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Updated on Thursday, November 12, 2015
Landing that college acceptance letter is only half the battle when it comes to attending a university — you still need to find a way to pay for it.
With something like 40 million Americans juggling student loan debt, it’s no surprise that paying for school with a loan is a popular way to handle those fees. Before getting too far down the rabbit hole, here are six things to keep in mind:
1. Your loan will either be federal or private
Loans come with different terms and conditions, but in general a student loan will come in one of two forms — federal (funded directly by the government) or private (from individual lenders like banks and credit unions.). Federal student loans tend to come with across-the-board incentives like fixed interest rates and the ability to restructure payments based on income, but with a little research, you may be able to find a private loan with lower interest rates. However, it’s better to maximize your federal student loan options first before tangling with private loans.
2. Short means less, long means more
When it comes to repaying your loans, the faster you agree to pay off your debt, the more you’ll likely pay per month, but you’ll be spending less in interest over the life of your loan. Conversely, if you decide to make smaller payments towards your debt over a longer period of time, you may end up paying significantly more interest over the years.
3. Get to know your grace period
A grace period is the set of time you can wait to make your first loan payment. Unfortunately, not all loans come with the same grace period, which means you need to be sure to know the due date of your first payment. Grace periods are helpful if you’ll need time to get a job and earn a couple paychecks before making payments. But you don’t have to wait until the grace period is up to make your first payment. Making payments during the grace period can offset some of the interest accruing.
4. Deferment and forbearance may help in times of need
Again, every loan is different, but it’s not uncommon for you to need to take breaks in payments from time to time. Forbearance and deferment can help in these situations. Forbearance, for example, allows you to either stop making loan payments or have them reduced for a certain amount of time, but interest will likely still accrue. Deferment allows you to stop making payments on both principal and interest for a number of specific reasons. The government may subsidized your interest while in deferment if the loans are Federal Perkins, a Direct Subsidized Loan or a Subsidized Federal Stafford Loan. Check with your loan to see if one or both is available to you, and what the circumstances must be to qualify.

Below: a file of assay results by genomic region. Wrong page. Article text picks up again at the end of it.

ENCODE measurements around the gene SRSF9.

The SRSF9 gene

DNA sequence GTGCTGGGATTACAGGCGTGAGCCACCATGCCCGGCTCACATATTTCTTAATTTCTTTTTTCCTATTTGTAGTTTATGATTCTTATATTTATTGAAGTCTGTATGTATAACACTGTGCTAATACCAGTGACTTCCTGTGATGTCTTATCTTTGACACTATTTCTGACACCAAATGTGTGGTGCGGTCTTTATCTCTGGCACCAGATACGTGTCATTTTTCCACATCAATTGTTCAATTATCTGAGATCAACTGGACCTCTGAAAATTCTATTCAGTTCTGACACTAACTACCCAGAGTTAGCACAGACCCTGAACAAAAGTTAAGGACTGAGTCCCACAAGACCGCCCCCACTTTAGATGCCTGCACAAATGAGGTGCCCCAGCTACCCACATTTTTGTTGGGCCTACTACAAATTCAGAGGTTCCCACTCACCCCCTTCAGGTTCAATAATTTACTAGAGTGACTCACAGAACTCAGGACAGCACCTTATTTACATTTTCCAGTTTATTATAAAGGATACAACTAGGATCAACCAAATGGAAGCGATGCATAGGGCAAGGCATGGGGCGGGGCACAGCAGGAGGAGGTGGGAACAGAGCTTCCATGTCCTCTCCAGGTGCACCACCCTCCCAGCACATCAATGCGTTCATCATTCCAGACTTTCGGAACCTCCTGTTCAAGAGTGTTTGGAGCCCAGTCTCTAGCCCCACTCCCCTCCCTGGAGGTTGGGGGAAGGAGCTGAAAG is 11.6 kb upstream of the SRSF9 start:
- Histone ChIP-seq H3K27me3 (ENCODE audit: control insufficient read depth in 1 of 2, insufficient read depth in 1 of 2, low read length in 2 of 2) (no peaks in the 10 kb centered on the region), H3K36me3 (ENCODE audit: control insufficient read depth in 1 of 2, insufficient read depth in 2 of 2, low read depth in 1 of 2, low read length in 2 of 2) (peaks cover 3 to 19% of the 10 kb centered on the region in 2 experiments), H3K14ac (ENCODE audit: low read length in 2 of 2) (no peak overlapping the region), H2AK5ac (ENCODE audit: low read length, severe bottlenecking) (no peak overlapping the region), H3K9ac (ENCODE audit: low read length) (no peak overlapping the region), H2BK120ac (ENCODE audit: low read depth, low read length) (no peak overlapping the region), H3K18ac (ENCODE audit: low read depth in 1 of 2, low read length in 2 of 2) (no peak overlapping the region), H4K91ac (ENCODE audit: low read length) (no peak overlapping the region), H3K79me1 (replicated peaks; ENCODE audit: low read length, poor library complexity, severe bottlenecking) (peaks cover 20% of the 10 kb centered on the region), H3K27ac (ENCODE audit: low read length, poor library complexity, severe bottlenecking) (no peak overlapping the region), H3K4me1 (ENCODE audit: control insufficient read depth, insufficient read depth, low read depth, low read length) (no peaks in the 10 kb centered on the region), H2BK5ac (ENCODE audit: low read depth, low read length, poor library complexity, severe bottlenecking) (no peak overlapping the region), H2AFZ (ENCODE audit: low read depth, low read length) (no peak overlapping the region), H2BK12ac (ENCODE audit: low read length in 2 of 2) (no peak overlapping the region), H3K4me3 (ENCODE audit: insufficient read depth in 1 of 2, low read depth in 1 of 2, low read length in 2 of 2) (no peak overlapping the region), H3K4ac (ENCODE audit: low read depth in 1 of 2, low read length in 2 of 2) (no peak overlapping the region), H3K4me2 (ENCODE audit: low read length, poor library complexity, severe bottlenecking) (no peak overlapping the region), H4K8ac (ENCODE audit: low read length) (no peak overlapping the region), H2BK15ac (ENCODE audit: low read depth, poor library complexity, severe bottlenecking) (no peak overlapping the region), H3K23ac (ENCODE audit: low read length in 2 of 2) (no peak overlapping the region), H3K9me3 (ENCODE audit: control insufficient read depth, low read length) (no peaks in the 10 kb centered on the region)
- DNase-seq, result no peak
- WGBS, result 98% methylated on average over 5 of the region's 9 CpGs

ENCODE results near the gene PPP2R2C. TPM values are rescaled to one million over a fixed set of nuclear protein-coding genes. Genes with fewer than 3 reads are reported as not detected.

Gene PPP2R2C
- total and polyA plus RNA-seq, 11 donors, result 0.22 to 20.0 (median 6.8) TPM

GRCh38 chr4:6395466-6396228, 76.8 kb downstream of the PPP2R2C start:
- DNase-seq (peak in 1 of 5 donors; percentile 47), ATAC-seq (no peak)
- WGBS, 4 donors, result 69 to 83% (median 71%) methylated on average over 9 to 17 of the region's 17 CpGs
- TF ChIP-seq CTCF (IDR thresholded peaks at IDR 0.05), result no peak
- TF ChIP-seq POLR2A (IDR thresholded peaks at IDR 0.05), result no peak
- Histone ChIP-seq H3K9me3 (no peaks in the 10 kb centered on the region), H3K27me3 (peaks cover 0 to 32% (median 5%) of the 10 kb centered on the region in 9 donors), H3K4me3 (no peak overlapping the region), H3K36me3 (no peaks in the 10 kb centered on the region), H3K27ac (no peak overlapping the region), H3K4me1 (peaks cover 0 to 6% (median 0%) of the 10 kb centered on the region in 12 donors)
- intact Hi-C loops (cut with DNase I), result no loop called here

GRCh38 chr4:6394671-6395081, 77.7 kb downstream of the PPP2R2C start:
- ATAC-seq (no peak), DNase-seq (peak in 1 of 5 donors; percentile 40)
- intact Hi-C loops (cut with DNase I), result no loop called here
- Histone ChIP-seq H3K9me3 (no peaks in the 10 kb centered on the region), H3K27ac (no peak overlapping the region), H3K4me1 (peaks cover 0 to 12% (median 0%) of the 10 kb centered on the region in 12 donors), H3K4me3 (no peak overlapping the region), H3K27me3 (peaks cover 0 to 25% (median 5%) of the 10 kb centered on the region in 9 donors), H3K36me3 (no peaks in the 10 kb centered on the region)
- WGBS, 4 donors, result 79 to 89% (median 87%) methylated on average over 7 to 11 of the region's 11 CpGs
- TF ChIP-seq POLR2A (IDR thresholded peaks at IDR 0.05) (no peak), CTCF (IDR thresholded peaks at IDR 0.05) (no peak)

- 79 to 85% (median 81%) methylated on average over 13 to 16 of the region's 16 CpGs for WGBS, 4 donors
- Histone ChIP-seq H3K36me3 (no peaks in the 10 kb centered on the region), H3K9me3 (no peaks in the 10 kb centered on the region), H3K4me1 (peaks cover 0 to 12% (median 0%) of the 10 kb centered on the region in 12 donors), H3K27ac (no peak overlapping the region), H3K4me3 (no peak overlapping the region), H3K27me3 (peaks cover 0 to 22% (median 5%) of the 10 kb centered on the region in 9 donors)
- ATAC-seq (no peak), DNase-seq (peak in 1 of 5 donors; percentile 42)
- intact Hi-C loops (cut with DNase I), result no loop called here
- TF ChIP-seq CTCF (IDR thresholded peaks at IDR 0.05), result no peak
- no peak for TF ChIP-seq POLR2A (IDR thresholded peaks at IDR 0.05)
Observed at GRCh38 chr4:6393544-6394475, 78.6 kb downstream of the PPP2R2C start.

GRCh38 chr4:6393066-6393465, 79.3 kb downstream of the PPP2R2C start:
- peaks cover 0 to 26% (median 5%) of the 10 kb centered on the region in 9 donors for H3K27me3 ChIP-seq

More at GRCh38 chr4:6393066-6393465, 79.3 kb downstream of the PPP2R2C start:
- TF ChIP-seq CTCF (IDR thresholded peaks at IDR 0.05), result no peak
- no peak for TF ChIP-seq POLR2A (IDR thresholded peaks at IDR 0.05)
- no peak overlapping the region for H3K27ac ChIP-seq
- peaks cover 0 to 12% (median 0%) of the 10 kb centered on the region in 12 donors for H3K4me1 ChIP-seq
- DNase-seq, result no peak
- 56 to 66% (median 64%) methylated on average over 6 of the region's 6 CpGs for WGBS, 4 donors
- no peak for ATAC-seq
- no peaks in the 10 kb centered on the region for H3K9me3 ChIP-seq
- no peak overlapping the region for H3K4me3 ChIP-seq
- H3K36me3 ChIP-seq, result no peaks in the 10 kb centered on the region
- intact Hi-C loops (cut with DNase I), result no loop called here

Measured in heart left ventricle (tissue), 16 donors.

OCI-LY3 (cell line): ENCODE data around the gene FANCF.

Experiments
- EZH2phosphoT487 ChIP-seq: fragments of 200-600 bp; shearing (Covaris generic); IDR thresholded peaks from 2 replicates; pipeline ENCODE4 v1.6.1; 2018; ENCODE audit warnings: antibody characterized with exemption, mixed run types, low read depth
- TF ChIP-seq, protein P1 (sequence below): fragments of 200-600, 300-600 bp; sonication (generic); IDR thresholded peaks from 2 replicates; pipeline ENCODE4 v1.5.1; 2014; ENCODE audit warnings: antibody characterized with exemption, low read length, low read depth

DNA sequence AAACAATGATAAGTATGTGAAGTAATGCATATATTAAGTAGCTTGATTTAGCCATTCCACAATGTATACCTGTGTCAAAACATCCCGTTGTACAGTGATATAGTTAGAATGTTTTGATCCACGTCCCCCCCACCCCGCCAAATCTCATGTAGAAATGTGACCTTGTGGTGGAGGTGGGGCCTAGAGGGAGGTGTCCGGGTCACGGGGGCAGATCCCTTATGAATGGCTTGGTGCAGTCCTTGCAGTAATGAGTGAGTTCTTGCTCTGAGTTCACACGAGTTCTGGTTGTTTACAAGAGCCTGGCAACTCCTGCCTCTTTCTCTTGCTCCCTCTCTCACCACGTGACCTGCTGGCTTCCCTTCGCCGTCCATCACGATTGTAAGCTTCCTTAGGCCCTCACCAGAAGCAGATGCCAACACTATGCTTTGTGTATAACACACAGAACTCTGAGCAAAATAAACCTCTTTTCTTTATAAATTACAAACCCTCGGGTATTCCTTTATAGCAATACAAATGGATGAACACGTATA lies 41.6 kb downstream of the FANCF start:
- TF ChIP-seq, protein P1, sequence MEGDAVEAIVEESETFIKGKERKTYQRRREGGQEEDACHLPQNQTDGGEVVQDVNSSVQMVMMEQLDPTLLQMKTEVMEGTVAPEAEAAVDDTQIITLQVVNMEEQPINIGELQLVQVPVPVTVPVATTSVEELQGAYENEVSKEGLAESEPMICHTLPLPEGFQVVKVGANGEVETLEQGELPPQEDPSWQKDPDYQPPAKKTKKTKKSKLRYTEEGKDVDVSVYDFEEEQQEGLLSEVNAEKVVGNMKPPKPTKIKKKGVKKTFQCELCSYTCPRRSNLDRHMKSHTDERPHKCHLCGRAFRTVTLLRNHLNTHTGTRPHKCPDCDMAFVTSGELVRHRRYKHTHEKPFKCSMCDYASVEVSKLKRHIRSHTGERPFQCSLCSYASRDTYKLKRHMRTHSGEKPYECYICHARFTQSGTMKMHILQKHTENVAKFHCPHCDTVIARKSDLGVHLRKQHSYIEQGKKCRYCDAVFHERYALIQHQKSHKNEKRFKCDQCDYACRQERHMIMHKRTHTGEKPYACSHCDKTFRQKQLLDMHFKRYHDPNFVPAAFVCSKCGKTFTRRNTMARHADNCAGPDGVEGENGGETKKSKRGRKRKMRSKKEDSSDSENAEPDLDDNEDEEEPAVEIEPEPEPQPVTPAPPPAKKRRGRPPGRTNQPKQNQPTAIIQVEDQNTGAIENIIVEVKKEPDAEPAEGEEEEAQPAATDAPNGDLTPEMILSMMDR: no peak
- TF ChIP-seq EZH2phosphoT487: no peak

5. There’s a difference between refinancing and consolidation
Besides getting debt free, you probably want to focus on one other factor: paying less each month. Two options to help with this are consolidation and refinancing. Consolidation is the act of combining all of your loans into one payment with an interest rate that will likely be an average of your existing loans. Consolidation simplifies your payment process, but doesn’t necessarily reduce your debt burden. Refinancing uses a new loan (hopefully with a lower interest rate) to pay off your existing debts. You’ll then make a single payment per month towards your new loan. The lower interest rate can help you dig out of debt faster. You’ll need to do a little research to determine which is best for your particular situation. (This piece can help you decide if refinancing options might be good for you, while this one talks more about debt consolidation, and the pros of going that route.)
6. Is Taking Out a Student Loan Even Worth It?
It’s not an easy question to ask yourself, but it’s one worth considering — will the amount of money you’re projected to make from your career be enough to pay off your student loan debt? For example, some lower paying jobs may not actually end up being worth the price you’ll pay in the end. Before you sign on to any loan, do the math to determine how long it will take you to pay back that loan at the average salary you’re meant to make in your job, and determine whether or not you’re willing to be in debt for that amount of time.